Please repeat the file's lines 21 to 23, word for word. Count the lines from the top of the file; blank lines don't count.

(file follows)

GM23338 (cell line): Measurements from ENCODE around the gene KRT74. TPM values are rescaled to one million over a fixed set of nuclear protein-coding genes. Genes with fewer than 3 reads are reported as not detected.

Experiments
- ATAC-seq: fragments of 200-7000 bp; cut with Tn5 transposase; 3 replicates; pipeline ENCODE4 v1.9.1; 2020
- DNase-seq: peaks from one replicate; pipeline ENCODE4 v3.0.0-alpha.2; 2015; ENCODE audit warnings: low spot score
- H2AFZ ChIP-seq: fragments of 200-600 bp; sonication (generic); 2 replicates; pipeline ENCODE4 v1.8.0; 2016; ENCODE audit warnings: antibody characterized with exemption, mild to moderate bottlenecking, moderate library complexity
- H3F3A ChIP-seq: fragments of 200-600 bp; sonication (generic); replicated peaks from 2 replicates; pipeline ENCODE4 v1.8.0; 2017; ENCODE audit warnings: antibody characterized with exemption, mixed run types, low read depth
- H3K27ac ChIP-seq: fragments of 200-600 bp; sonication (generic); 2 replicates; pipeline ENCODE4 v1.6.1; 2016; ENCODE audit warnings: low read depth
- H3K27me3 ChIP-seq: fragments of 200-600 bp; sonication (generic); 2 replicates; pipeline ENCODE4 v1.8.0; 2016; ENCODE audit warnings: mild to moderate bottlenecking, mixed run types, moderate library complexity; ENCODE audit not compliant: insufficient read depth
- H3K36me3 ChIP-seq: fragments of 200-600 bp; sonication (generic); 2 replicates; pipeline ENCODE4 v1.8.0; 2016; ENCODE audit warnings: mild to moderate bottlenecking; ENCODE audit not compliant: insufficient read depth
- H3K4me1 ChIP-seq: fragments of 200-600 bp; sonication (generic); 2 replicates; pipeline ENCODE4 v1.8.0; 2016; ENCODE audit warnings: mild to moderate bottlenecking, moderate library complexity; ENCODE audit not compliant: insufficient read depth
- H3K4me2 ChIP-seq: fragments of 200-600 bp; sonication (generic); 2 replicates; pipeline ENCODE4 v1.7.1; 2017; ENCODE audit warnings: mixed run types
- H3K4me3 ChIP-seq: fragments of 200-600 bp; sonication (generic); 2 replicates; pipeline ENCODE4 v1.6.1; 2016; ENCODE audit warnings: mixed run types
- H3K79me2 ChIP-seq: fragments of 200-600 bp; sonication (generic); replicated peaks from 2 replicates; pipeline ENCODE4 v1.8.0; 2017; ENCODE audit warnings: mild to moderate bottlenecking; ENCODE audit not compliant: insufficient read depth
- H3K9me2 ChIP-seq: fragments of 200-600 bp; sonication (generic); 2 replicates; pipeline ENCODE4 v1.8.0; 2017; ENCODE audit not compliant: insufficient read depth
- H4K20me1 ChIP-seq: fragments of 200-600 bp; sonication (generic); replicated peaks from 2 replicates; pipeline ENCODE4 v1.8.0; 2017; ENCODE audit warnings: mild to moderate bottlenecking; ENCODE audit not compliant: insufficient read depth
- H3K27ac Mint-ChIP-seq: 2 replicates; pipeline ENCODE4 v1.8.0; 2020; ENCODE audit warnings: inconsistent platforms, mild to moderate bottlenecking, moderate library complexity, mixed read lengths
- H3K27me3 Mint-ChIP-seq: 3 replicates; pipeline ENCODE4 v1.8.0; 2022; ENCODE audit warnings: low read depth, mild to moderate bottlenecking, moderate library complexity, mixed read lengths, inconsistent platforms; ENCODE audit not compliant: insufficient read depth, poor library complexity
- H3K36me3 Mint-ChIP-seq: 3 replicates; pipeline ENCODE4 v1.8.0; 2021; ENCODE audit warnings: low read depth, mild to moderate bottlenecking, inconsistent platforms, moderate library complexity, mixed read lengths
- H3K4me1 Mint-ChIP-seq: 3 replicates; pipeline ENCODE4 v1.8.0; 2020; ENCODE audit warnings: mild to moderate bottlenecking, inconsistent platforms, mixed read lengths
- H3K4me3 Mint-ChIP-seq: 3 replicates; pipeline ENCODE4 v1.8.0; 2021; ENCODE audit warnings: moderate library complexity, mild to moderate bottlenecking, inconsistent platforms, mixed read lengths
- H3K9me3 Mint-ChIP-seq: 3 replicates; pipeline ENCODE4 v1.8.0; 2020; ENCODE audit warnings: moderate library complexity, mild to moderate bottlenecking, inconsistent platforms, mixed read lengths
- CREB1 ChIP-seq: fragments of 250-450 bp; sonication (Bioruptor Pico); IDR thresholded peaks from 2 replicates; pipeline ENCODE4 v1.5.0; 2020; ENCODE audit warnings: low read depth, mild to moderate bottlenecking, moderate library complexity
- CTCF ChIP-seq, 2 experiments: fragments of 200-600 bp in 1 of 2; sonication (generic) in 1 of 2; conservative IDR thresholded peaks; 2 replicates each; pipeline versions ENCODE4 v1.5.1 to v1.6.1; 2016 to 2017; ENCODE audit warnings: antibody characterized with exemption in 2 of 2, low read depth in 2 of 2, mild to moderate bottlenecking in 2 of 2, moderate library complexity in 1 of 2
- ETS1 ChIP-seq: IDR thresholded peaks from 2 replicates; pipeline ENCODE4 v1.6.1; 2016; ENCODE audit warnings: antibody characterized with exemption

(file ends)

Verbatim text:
- H3K9me3 Mint-ChIP-seq: 3 replicates; pipeline ENCODE4 v1.8.0; 2020; ENCODE audit warnings: moderate library complexity, mild to moderate bottlenecking, inconsistent platforms, mixed read lengths
- CREB1 ChIP-seq: fragments of 250-450 bp; sonication (Bioruptor Pico); IDR thresholded peaks from 2 replicates; pipeline ENCODE4 v1.5.0; 2020; ENCODE audit warnings: low read depth, mild to moderate bottlenecking, moderate library complexity
- CTCF ChIP-seq, 2 experiments: fragments of 200-600 bp in 1 of 2; sonication (generic) in 1 of 2; conservative IDR thresholded peaks; 2 replicates each; pipeline versions ENCODE4 v1.5.1 to v1.6.1; 2016 to 2017; ENCODE audit warnings: antibody characterized with exemption in 2 of 2, low read depth in 2 of 2, mild to moderate bottlenecking in 2 of 2, moderate library complexity in 1 of 2